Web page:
43 soldiers and civilians killed since last Memorial Day, taking total to 23,928

In addition, 69 disabled veterans passed away due to injuries sustained during their service; official numbers published ahead of commemoration events

Emanuel (Mannie) Fabian is The Times of Israel's military correspondent.

Israeli visit graves of fallen Israeli soldiers, at Mount Herzl Military Cemetery on April 27, 2020. (Yonatan Sindel/Flash90)
Israeli visit graves of fallen Israeli soldiers, at Mount Herzl Military Cemetery on April 27, 2020. (Yonatan Sindel/Flash90)

Forty-three soldiers and civilians were killed since last Memorial Day and the total number of Israeli casualties of war stands at 23,928, according to figures released by the Defense Ministry on Friday.

Since last Memorial Day, 112 new names were added to the roster of those who died defending the country since 1860.

Forty-three were IDF soldiers, police officers, and civilians, and 69 were disabled veterans who passed away due to complications from injuries sustained during their service.

The figures include all soldiers and police who died during their service over the past year, including as a result of accidents, suicide, or illness.

Israel’s Memorial Day will commence Tuesday evening when a one-minute siren will blare across the country.

Israelis holding flags during a Memorial Day ceremony in Kiryat Shaul Military Cemetery in Tel Aviv, April 28, 2020. (Gili Yaari /Flash90)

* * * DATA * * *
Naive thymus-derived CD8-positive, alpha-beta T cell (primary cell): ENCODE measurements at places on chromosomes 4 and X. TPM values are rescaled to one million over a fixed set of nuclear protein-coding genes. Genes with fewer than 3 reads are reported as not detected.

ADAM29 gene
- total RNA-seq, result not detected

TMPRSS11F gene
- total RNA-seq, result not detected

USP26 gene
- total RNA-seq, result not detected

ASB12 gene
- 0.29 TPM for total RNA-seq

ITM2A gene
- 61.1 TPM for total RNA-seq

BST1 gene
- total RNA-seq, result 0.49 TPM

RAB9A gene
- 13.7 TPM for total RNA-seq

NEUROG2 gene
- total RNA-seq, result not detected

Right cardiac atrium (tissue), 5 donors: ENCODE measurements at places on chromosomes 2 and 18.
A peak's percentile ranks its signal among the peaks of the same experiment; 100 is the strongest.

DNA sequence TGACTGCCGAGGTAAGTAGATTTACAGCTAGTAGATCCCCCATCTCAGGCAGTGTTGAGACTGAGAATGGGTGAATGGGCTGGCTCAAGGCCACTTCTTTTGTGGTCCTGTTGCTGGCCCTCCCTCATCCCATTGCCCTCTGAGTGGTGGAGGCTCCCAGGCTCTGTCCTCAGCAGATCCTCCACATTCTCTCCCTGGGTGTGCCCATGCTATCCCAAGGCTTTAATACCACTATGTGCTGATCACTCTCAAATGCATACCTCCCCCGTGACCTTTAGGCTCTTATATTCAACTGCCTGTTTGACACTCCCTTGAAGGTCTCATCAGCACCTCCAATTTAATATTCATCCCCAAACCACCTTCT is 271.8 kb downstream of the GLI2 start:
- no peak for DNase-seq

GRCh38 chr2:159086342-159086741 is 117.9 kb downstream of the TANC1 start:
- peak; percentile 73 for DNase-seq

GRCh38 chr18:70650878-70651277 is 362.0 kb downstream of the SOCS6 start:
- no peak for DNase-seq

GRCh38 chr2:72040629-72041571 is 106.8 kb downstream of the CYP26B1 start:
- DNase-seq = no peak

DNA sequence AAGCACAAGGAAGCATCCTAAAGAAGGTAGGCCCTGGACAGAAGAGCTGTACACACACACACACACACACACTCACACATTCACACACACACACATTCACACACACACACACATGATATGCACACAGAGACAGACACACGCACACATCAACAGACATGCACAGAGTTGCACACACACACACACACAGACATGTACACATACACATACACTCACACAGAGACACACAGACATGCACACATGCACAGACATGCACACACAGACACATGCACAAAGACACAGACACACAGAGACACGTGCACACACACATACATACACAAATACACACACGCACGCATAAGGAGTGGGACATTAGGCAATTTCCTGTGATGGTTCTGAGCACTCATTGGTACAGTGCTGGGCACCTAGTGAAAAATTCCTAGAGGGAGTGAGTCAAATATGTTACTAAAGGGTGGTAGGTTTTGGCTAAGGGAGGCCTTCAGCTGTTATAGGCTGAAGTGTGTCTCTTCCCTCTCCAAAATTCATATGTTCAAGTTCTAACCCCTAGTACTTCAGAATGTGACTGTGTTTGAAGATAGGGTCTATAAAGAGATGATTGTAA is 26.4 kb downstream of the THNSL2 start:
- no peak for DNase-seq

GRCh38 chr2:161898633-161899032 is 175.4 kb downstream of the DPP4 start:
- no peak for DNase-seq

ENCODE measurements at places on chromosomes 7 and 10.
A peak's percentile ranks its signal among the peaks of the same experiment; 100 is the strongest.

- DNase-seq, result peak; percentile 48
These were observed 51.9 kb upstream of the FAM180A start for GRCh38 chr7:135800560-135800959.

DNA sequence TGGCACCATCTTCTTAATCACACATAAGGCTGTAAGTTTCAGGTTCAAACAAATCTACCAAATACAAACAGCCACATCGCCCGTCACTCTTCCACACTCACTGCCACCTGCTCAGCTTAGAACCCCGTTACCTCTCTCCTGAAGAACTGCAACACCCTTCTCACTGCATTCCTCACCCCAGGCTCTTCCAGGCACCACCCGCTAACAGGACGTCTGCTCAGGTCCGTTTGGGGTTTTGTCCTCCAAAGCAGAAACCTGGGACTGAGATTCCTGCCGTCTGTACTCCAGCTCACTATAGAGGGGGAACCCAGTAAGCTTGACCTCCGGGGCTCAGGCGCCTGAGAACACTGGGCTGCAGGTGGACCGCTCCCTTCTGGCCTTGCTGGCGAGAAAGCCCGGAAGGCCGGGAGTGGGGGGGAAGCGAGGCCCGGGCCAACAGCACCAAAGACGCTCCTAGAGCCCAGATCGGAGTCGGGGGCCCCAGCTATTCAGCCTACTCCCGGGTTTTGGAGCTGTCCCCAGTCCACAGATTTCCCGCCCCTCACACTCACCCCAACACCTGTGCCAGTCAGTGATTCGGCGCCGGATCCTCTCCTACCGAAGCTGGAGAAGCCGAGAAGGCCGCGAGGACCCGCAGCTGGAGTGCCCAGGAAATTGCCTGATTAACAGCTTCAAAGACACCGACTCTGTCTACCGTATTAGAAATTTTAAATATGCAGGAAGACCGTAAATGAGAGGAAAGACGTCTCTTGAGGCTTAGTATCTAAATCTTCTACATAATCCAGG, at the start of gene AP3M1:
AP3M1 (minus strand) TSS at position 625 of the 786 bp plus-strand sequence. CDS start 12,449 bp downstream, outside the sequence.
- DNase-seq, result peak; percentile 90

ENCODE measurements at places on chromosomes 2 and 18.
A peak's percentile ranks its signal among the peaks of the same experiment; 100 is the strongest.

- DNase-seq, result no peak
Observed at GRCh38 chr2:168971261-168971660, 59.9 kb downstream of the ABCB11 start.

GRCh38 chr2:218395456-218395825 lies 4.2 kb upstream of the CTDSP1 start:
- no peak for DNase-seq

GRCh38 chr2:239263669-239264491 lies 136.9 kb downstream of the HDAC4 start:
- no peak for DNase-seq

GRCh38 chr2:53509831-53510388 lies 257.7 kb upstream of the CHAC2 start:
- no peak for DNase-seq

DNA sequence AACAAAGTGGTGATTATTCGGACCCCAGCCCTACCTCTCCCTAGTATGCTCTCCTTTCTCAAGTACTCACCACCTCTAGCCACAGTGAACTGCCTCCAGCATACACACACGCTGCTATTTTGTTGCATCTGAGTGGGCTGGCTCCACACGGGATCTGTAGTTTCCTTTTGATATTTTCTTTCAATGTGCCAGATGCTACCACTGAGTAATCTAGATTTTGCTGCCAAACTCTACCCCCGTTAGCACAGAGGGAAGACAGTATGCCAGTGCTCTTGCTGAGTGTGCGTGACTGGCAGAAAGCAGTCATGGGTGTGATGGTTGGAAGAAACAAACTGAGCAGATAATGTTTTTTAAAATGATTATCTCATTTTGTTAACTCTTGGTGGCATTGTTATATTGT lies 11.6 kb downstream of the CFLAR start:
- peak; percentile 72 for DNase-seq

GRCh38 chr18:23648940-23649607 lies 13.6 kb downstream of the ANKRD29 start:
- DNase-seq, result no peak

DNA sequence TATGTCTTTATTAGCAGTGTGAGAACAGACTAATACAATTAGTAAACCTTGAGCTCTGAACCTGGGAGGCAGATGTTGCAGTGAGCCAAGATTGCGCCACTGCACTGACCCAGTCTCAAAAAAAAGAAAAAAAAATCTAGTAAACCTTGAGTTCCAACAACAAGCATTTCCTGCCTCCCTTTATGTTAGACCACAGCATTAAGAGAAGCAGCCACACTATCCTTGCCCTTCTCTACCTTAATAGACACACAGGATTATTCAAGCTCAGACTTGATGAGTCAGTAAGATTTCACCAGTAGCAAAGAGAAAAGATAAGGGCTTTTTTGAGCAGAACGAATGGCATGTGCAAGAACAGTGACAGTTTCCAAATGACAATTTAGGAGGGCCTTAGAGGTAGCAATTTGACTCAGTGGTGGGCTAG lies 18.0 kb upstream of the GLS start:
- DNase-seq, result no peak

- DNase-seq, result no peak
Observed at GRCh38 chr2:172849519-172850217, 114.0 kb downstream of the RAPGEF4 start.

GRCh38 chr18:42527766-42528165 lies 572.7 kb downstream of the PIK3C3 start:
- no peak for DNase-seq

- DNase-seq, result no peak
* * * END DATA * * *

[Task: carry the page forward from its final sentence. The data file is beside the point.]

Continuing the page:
On Wednesday, ministers approved removing some Memorial Day restrictions, which included allowing families of the fallen, who do not have the Green Pass, to attend ceremonies.

The Green Pass is given to those who are fully vaccinated or have recovered from the coronavirus, granting them entry to public venues not open to others.

The new measures, effective as of Thursday, include raising the number of people allowed to gather outdoors from 50 to 100.  The current limit of 20 people indoors remains in place.

Last year, during the onset of the coronavirus pandemic, Memorial Day ceremonies took place without audiences, and smaller events planned for municipal cemeteries across the country were canceled outright for fear of coronavirus outbreaks.

Memorial Day is one of Israel’s few national, non-religious holidays, during which large swaths of the Israeli public typically visit the graves of loved ones and comrades.

The general public has been encouraged to visit the graves of fallen soldiers over the next few days to avoid crowding on Memorial Day itself when close families are expected to attend.

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